RQI and High-Quality CPR: The new standard of resuscitation, with a focus on quality improvement

                                   I am very excited to partner with RQI for this blog post. As always, all opinions, both professional and personal are my own, and in no way reflect that of my employer, nor does this sponsorship sway clinical decisions I make.


Knowing CPR and performing high-quality CPR are two different things.

2-year CPR training has long been the traditional practice, but is it optimal?

Imagine a very important skill that you perform, something that is serious. For the sake of this blog, we will say that skill is driving.  Now, imagine that you do not typically drive every day or even every few weeks or every few months, and you only “have to” certify and practice driving once every 2 years. During this recertification and practice time you take a written test and a short road test.

Now, do you feel confident that you’d be competent to drive on a crowded city street or California freeway when the time comes?

Not exactly.


Now, swap out that skill of driving for CPR!! Albeit, driving is important and can affect someone’s life, it is not a lifesaving intervention such as CPR.


But, this is how it’s always been done right? It’s always been a 2-year certification!

This is exactly why it is time to change the practice and preparation.

The American Heart Association’s Resuscitation Quality Improvement® (RQI®) Program is out to change how we prepare ourselves for this very situation.


Let’s start with 10 important facts that you NEED to KNOW:

1.)   High-Quality CPR is the single highest determinant of survival from cardiac arrest. It must be implemented on every patient, every time.

2.)   A provider’s CPR skills can decay in just 3 -6 months after their CPR training is completed.

3.)   The only way to truly master skills and consistently implement them is through regular, measured practice and frequent competency verification.

4.)   Rapid delivery of high-quality CPR is a patient’s last chance for survival

5.)   The delivery of poor-quality CPR is a preventable harm.

6.)   Within the current healthcare industry, cardiac arrest survival rates average less than 26%.

7.)   There is a 42% difference in the odds of survival for patients at similar hospitals with a similar case mix, which indicates that there is not a consistent high-quality CPR practice being implemented.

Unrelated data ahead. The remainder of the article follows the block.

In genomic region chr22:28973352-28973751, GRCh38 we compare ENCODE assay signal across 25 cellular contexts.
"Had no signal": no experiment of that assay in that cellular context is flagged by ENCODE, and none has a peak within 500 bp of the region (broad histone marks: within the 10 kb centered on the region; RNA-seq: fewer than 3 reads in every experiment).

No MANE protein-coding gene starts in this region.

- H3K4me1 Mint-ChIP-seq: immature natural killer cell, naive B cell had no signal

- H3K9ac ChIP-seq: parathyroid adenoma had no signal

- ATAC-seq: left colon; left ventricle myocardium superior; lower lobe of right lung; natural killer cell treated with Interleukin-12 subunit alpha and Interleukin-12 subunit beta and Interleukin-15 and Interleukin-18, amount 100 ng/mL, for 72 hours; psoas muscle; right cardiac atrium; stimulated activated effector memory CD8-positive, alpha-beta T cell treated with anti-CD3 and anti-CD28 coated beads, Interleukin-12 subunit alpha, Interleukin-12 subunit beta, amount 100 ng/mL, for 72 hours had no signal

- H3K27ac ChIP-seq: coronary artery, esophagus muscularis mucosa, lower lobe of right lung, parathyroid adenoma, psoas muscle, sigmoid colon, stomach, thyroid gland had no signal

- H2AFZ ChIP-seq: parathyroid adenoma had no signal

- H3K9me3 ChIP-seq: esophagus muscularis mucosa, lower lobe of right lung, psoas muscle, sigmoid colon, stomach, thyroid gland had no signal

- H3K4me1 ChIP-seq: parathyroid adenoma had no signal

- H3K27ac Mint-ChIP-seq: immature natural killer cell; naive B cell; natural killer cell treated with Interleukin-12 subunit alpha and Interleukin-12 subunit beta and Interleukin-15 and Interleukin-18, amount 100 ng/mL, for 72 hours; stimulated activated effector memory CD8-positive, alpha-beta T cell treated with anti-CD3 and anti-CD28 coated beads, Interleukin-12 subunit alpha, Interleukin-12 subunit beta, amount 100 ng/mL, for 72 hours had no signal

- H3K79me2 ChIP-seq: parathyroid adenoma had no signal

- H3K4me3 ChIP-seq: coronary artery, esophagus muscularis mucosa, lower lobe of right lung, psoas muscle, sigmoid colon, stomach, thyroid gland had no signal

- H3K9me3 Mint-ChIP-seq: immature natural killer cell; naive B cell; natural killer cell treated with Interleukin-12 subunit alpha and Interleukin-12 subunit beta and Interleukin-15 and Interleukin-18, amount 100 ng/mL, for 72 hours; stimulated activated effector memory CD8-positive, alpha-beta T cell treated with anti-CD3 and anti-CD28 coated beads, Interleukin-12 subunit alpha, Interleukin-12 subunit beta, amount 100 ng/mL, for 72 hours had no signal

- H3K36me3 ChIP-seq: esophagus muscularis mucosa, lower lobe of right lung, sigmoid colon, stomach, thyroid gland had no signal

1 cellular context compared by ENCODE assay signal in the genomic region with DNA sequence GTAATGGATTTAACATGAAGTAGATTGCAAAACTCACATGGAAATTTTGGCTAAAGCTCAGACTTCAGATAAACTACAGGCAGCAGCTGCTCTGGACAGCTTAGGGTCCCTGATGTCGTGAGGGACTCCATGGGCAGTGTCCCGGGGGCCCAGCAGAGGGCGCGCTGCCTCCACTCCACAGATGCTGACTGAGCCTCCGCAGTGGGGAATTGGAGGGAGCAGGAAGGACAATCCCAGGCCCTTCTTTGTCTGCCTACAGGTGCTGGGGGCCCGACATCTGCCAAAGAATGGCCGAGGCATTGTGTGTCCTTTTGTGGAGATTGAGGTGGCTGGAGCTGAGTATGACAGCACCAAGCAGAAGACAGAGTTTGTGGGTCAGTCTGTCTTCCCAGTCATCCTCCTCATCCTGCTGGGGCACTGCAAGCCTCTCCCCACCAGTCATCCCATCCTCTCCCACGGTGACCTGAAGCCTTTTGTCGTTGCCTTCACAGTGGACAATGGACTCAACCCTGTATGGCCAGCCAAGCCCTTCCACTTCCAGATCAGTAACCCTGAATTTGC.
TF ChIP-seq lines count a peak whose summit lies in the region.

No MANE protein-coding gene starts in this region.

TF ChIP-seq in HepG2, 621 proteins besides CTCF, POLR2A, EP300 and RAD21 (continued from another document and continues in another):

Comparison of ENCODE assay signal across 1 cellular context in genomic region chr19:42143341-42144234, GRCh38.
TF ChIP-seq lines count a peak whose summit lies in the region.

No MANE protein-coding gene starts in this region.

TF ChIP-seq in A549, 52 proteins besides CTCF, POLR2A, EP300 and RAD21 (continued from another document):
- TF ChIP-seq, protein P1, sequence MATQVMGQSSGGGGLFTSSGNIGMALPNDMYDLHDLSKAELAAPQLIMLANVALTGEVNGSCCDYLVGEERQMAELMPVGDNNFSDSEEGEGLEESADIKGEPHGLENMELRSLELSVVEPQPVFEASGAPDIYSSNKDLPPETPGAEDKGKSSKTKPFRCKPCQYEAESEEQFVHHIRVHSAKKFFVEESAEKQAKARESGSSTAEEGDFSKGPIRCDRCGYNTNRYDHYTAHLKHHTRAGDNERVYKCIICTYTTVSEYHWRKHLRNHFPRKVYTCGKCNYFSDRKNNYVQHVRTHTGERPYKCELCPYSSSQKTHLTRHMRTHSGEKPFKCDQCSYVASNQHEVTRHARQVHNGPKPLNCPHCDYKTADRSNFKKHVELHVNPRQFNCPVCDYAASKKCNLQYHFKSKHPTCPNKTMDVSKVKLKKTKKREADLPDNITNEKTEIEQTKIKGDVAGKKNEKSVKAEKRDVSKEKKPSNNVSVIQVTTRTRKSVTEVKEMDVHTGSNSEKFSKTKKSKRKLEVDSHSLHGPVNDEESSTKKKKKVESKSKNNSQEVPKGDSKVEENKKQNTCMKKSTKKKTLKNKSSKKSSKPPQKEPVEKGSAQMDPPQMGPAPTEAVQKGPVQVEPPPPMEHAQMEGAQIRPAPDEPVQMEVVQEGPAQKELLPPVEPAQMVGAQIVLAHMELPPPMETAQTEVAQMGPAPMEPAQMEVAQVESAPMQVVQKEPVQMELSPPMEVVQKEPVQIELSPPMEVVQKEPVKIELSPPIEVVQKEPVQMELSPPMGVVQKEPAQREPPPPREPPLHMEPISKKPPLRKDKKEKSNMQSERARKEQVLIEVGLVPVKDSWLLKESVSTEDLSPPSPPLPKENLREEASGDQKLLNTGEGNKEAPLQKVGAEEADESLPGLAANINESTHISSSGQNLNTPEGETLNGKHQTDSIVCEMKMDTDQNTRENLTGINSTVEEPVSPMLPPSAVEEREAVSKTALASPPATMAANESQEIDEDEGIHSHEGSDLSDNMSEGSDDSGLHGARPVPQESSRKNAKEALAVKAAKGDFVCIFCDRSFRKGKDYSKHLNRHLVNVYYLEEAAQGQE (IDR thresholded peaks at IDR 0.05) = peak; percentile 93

8.)   More than 200,000 in-hospital arrests occur yearly in the U.S.

9.)   1 in 4 hospital cardiac arrests occur in visitors and guests (aka non-patients)

10.)                  Immediate high-quality CPR can double or triple a cardiac arrest victim’s chance of survival.


There is the data. Ok so now what?


Clearly, I think we can all agree that this is a time-honored practice which needs a MAJOR overhaul and update with industry wide change.

RQI is leading the way to this much needed change.

The American Heart Association’s Resuscitation Quality Improvement (RQI) Program is an innovative, technology-based quality and performance improvement platform that ensures healthcare providers achieve and sustain high-quality CPR skills at the point-of-care (yes, that means on the unit), instead of in a classroom.


RQI delivers quarterly (4 times a year), audiovisual feedback and coaching and is supported by data and analytics that track and measure performance. Through RQI, healthcare providers improve their competence and confidence to respond with lifesaving patient care. Just this month, the American Heart Association and Laerdal Medical enhanced the program, introducing RQI 2020, a comprehensive, end-to-end resuscitation quality improvement program that will deliver higher CPR quality and verify CPR competency at a lower cost to healthcare systems and professionals.


So how does RQI work?

• Offers “low-dose, high-frequency” hands-on sessions, and provides vital CPR skills practice in 10 minutes every 90 days. (honestly this sounds SOOOO much more appealing and interesting to me than an 8-hour BLS class)

• Reduces and eliminates labor expenses by assimilating sessions into the learner’s normal work schedule. (3 cheers for not having to come in on your day off and also saving departmental budget expenses)

• Places RQI stations on the unit and provides 24/7 access to hospital staff. (access is so important!)

• Provides real-time audio and visual feedback via high-fidelity manikins. (real time feedback is a key aspect to quality learning and retention of information)

• Meets and exceeds accreditation and credentialing standards. (you’re welcome managers)


With the RQI 2020 program, all learners enrolled in the RQI Healthcare Provider course will receive a quarterly Core skills assignment and a pre-case learning activity plus one eSimulation. The Core Skills include adult and/or child and/or infant ventilations and compressions.


This is important across the healthcare industry primarily because with more consistent learning and recertifying through RQI, we can improve the high-quality CPR skills of HCP’s, and implement a more consistent, mastered skill set through more frequent practice, which may improve patient outcomes and potentially save more lives.


I encourage all of us in healthcare to speak to our department educators and managers about implementing this into our work areas.


If you’re interested in learning more, you can visit  https://rqipartners.com/

Check out RQI’s Lifesaving Solutions page: https://rqipartners.com/our-life-saving-solutions/

Become an RQI Lifesaver: https://rqipartners.com/lifesaver/